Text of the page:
Challenges and Future Directions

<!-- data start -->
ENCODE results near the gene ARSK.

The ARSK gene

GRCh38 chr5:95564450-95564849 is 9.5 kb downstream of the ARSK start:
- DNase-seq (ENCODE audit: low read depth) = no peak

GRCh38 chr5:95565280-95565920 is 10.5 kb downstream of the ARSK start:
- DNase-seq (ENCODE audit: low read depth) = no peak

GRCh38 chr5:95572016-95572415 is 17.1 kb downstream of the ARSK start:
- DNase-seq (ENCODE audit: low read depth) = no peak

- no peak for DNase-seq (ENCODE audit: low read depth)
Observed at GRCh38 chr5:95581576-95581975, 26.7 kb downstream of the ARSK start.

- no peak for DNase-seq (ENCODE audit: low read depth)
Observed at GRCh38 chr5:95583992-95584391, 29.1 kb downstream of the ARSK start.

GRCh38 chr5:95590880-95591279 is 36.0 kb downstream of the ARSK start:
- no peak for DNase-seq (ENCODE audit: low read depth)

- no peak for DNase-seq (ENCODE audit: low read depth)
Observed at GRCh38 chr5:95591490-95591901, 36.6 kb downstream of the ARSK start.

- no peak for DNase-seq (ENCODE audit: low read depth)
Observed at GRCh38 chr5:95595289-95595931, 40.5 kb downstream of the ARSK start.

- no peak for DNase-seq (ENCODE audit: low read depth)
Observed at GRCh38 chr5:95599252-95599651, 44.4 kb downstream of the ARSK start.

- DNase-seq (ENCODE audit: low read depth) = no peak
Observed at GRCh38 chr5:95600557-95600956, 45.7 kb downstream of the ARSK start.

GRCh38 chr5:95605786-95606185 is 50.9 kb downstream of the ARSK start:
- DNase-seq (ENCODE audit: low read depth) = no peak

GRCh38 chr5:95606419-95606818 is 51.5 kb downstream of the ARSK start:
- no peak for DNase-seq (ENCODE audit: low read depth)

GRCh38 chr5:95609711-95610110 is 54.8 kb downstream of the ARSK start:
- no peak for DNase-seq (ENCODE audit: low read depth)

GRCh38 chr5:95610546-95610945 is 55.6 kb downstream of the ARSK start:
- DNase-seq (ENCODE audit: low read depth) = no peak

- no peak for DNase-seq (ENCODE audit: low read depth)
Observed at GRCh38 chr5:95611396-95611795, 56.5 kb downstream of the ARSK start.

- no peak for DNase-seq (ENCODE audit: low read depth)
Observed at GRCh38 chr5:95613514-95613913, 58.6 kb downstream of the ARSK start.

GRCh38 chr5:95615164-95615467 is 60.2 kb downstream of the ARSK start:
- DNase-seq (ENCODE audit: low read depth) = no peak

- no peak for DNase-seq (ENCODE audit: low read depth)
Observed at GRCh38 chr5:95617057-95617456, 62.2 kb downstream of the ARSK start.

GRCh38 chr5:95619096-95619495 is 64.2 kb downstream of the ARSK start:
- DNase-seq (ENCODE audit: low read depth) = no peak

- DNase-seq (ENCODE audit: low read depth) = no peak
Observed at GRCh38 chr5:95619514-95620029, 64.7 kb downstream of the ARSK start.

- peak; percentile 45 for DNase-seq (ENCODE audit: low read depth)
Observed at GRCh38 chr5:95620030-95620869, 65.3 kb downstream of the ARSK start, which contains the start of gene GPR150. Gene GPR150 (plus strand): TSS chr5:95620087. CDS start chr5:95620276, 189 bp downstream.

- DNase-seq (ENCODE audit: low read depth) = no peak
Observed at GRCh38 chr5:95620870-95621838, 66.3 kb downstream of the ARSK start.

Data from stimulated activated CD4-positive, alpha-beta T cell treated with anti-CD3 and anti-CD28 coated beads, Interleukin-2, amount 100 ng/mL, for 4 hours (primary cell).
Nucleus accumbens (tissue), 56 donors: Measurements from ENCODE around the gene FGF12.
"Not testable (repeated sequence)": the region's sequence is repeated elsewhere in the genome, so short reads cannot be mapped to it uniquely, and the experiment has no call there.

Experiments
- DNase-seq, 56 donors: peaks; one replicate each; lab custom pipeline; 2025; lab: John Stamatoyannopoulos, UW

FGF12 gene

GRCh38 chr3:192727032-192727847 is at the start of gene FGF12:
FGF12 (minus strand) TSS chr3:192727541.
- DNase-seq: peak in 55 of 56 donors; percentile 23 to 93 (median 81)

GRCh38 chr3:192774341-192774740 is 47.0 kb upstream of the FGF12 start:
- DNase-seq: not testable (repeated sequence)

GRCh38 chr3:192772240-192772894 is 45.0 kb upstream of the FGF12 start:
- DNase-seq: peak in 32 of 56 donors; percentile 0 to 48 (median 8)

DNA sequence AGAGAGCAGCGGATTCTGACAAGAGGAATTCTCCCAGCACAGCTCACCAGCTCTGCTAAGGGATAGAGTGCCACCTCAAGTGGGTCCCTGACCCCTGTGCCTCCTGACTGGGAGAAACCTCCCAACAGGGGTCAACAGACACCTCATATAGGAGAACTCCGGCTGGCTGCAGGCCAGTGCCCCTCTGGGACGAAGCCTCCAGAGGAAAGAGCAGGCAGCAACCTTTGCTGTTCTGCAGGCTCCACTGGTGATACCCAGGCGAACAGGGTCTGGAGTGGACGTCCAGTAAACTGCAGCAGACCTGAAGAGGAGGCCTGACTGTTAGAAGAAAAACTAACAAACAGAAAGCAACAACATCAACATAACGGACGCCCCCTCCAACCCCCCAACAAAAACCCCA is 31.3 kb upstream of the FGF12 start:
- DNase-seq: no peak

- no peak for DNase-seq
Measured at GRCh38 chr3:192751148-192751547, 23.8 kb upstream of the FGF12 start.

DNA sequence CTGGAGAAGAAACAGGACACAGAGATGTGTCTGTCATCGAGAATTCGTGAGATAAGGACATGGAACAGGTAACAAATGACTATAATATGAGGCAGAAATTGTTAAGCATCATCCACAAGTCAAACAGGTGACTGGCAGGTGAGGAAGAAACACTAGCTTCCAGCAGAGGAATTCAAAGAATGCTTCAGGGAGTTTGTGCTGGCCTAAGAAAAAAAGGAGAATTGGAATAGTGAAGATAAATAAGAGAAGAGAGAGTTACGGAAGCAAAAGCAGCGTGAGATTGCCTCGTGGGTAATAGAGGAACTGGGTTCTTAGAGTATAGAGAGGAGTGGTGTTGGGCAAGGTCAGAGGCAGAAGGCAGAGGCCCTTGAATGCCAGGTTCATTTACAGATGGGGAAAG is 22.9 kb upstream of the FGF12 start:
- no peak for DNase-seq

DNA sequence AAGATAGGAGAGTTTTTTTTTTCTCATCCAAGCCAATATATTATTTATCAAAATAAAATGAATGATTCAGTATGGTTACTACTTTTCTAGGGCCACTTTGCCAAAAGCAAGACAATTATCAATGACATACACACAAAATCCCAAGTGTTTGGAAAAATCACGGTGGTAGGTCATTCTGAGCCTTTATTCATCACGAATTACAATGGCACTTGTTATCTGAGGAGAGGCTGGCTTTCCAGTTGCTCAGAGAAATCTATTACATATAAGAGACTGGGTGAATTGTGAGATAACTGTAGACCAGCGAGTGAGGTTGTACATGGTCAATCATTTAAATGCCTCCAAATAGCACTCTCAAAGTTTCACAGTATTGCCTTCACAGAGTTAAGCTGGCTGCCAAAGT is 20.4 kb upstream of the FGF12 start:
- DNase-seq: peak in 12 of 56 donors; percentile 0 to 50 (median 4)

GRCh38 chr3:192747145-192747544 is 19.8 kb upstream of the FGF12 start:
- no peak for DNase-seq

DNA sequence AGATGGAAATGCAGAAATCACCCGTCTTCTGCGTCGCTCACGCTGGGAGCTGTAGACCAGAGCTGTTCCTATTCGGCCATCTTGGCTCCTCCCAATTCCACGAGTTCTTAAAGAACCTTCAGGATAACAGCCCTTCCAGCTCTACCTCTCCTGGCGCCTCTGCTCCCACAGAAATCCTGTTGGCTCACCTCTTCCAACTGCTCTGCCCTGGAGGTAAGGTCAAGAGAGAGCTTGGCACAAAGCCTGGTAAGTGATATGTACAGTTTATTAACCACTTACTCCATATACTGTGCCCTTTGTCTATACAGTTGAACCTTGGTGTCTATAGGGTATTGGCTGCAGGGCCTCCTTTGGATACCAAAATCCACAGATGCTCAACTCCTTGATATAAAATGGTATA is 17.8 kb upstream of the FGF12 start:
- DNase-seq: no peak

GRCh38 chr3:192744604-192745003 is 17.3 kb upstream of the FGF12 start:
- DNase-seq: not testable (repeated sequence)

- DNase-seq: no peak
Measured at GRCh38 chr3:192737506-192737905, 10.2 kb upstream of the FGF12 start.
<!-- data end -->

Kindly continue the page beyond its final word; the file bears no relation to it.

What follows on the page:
Challenges include optimizing dosing, mitigating risks and side effects, and defining the optimal treatment sequence and/or combinations with other drugs. Should bispecific antibodies be administered before or after CAR-T cells? Can bispecific antibodies be used in combination with chemotherapy in the frontline setting? How to most effectively incorporate this new class of drugs into the treatment palette is not yet known. Clinical trials are investigating this issue.The field of bispecific antibodies is clearly in its infancy and promises to leverage the well-established power of the human immune system to improve outcomes for patients with DLBCL. Ongoing studies will help clarify the role of these agents alone and in combination for patients in the first and subsequent lines of therapy. For R/R DLBCL, bispecific antibodies present an effective over-the-counter treatment option that may outperform prior therapies. However, bispecific antibodies’ long-term efficacy and tolerability, ideal therapeutic combinations, and ideal therapeutic timing are all still unknown. These bispecific antibodies will probably be approved first in the third line and above setting as they enter the treatment landscape. With time and progress, this might shift towards earlier with additional research and longer-term follow-up data, though.